Spider-Man: Into the Spider-verse and Miles Morales: Spider-Man: When Authenticity Matters

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INT. MILES’ APARTMENT – BEDROOM MILES MORALES draws HOME-MADE STREET ART NAME-TAGS at a desk, headphones on, singing along to a song he’s too young for (”Sunflower”), but he doesn’t quite know the words yet.

It’s no secret that part of what launched Into the Spider-Verse into the stratosphere and gained it tons of love from critics and audiences alike was how, for an animated movie starring superheroes and a cartoon pig from another dimension, real and relatable a film it was.

Spider-Man is one of the most relatable superheroes out there and when he’s not relatable, you know he’s not being written well. Even in the recent Spider-Man video games, little and large things alike serve to make you feel like you get insight into Peter Parker’s familiar life. Sure, he’s a superhero that swings across the skyline saving folks from all kinds of crime, but he’s also a nerd who loves his aunt and gets distracted by cool weird things and makes bad jokes.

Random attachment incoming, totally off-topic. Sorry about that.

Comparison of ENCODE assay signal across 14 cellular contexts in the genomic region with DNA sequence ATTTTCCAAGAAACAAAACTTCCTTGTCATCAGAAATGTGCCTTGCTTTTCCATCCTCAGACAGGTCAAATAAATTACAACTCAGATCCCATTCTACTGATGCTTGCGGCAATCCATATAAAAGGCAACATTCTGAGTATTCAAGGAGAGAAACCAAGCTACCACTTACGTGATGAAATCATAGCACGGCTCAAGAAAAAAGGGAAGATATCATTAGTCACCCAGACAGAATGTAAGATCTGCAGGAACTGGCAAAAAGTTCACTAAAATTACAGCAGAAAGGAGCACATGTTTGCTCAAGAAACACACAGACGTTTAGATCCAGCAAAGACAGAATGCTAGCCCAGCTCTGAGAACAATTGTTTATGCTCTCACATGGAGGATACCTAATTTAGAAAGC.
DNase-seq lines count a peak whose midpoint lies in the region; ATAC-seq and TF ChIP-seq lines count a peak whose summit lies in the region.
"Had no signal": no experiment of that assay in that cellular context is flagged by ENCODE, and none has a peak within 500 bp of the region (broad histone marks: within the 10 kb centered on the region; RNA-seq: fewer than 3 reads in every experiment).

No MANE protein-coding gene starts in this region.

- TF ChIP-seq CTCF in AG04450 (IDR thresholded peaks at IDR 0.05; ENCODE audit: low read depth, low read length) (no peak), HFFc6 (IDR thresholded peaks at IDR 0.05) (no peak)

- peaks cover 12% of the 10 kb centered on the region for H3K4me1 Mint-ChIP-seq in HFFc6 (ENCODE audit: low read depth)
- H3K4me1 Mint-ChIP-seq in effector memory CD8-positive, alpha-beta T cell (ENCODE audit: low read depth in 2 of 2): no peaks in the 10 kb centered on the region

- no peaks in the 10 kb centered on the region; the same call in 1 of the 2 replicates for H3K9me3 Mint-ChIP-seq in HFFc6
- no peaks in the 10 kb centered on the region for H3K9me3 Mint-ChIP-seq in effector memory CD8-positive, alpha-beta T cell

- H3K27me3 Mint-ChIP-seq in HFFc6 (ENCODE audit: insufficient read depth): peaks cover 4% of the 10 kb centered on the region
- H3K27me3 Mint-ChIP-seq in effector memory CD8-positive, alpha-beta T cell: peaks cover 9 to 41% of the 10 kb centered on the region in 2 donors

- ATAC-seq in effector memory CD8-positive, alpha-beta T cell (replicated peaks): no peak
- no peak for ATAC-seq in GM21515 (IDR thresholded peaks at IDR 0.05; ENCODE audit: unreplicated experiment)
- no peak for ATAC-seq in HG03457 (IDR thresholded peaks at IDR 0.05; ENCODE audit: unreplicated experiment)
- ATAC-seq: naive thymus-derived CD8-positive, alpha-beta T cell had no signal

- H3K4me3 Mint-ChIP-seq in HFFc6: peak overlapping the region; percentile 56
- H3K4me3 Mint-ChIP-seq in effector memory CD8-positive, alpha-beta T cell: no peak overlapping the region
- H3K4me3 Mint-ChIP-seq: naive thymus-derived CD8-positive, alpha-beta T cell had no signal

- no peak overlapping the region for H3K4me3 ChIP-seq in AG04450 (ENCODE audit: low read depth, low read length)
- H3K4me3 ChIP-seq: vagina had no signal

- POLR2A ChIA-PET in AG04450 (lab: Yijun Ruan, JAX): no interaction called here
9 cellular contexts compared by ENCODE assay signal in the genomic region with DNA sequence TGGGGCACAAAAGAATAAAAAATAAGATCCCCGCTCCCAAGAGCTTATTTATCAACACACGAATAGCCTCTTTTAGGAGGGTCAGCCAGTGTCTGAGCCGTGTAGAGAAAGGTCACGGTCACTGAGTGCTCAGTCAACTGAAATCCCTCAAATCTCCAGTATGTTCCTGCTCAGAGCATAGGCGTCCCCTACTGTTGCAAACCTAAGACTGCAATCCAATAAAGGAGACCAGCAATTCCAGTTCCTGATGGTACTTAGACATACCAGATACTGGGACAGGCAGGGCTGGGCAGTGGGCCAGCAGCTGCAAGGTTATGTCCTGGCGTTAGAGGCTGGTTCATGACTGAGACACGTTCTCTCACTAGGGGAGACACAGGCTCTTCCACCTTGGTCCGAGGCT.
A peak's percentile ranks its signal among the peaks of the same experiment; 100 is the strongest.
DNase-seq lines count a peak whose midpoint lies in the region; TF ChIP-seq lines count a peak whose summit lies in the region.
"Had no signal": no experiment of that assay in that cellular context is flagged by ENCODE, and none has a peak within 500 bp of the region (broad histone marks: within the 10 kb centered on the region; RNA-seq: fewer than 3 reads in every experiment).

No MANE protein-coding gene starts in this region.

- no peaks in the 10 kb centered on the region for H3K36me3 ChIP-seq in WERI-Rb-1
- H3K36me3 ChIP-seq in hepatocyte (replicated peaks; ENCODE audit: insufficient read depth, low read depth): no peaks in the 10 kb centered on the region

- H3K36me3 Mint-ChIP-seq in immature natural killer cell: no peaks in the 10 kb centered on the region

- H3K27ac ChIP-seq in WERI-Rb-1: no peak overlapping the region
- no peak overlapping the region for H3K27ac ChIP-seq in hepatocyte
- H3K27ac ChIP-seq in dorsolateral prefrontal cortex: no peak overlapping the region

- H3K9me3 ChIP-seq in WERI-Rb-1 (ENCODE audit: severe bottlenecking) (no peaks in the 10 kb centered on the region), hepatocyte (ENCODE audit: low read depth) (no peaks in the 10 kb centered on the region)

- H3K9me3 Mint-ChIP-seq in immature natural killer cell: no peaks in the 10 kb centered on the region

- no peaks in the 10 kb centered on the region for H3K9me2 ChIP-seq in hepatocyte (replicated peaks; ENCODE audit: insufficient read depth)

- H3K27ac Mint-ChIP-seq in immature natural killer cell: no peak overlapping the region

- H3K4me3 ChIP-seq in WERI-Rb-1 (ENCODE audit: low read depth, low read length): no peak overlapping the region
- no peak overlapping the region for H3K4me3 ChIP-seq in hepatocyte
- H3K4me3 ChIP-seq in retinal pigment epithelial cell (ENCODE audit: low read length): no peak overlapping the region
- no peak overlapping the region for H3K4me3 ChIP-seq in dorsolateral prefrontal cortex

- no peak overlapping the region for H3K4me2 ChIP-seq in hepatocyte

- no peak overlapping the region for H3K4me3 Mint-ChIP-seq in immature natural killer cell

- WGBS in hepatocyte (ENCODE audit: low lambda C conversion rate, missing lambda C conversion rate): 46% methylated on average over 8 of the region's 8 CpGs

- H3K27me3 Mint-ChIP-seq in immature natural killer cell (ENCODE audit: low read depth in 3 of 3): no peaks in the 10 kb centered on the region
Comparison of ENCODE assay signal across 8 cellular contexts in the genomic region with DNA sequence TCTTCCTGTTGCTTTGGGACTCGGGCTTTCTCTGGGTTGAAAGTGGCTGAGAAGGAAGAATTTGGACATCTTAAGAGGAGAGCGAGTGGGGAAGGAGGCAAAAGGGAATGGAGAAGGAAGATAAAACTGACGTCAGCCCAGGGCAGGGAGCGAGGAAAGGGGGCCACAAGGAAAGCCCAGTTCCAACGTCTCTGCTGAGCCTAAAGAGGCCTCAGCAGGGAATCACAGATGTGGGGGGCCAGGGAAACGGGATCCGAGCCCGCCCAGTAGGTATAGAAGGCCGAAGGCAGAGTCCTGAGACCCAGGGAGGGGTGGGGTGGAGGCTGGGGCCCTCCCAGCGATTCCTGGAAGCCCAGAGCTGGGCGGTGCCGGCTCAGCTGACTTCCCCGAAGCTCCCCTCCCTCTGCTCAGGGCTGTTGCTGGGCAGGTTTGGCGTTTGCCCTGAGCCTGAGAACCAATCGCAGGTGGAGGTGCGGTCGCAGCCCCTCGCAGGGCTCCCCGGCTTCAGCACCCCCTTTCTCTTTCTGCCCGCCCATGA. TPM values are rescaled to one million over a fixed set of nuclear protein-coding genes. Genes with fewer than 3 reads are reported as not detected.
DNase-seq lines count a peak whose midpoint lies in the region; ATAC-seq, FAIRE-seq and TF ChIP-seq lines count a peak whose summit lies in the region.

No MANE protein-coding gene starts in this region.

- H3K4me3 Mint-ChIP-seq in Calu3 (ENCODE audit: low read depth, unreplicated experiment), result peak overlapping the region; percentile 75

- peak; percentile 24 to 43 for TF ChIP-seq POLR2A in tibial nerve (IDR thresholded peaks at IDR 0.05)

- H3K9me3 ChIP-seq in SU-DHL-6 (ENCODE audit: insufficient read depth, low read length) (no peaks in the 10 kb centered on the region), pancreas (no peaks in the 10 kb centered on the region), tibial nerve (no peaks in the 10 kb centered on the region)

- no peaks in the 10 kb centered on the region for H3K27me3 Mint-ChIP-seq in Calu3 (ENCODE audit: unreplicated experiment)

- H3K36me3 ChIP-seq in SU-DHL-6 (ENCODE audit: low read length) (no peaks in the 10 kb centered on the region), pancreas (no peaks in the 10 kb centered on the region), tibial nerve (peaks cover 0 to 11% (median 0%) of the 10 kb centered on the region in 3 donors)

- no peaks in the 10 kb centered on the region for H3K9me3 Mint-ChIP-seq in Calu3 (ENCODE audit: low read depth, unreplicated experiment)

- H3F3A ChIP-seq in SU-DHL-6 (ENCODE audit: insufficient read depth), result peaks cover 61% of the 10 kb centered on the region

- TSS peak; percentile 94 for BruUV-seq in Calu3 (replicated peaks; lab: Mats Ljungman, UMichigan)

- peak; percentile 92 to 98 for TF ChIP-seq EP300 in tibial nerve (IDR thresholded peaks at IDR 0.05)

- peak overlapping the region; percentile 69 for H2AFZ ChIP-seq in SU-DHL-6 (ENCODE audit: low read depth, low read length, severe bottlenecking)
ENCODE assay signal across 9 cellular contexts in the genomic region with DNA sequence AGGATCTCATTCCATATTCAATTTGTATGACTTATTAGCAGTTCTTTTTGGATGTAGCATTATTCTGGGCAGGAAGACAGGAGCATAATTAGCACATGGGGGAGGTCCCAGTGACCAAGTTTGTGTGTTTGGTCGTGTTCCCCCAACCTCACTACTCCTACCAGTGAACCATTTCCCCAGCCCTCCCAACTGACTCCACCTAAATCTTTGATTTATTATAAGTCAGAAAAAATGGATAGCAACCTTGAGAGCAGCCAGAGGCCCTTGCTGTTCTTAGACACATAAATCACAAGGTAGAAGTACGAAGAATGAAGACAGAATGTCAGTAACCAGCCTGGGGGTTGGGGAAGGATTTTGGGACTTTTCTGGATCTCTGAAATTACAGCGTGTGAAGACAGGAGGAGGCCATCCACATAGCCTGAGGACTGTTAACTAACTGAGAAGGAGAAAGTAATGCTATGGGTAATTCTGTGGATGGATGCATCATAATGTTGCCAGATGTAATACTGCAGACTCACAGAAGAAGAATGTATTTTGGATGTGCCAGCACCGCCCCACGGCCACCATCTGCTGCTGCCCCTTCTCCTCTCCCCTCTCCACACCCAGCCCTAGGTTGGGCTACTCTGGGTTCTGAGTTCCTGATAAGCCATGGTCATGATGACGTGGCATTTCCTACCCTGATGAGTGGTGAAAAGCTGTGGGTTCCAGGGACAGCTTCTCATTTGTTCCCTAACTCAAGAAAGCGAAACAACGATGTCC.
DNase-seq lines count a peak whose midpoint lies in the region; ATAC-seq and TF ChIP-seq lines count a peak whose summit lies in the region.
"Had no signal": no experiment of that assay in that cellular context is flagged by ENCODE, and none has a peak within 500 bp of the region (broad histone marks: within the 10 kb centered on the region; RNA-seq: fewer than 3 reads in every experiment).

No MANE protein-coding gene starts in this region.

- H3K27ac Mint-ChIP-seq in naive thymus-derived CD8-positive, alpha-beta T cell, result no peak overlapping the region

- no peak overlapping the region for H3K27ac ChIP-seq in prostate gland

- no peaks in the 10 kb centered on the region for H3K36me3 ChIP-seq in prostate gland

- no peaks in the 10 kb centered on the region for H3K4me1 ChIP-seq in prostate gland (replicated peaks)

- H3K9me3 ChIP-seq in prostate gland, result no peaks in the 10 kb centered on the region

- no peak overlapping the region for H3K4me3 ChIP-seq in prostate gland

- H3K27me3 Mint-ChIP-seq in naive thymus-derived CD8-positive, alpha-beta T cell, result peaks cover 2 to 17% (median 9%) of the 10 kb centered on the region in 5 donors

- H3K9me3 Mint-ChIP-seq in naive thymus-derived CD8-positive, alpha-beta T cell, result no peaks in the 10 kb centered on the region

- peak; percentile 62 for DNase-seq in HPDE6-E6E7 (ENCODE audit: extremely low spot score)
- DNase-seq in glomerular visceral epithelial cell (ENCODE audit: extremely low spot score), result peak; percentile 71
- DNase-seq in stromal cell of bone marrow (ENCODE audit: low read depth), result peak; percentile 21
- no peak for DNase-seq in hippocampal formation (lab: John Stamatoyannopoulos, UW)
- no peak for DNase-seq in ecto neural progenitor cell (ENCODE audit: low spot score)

Peter has had decades of being written to be relatable. Recently, he almost always feels like an authentic example of a millennial trying to make it work in New York.

Miles… hasn’t exactly had that.

Now, I know I’ve written about my beef with Brian Michael Bendis and how he wrote Miles Morales before, but I’ve returned to it in the time between reading Jason Reynold’s Miles Morales novel and seeing Into the Spider-verse. Mostly, because I now know what it feels like to have a fully fleshed out version of Miles that doesn’t hinge on the writer’s preexisting notions of what life is like for Black people.

(But I’m not going to lie, I’m also still salty as hell over how Bendis seems to be a go-to Diversity Dude ™ for comics even though he’s not that great at it.)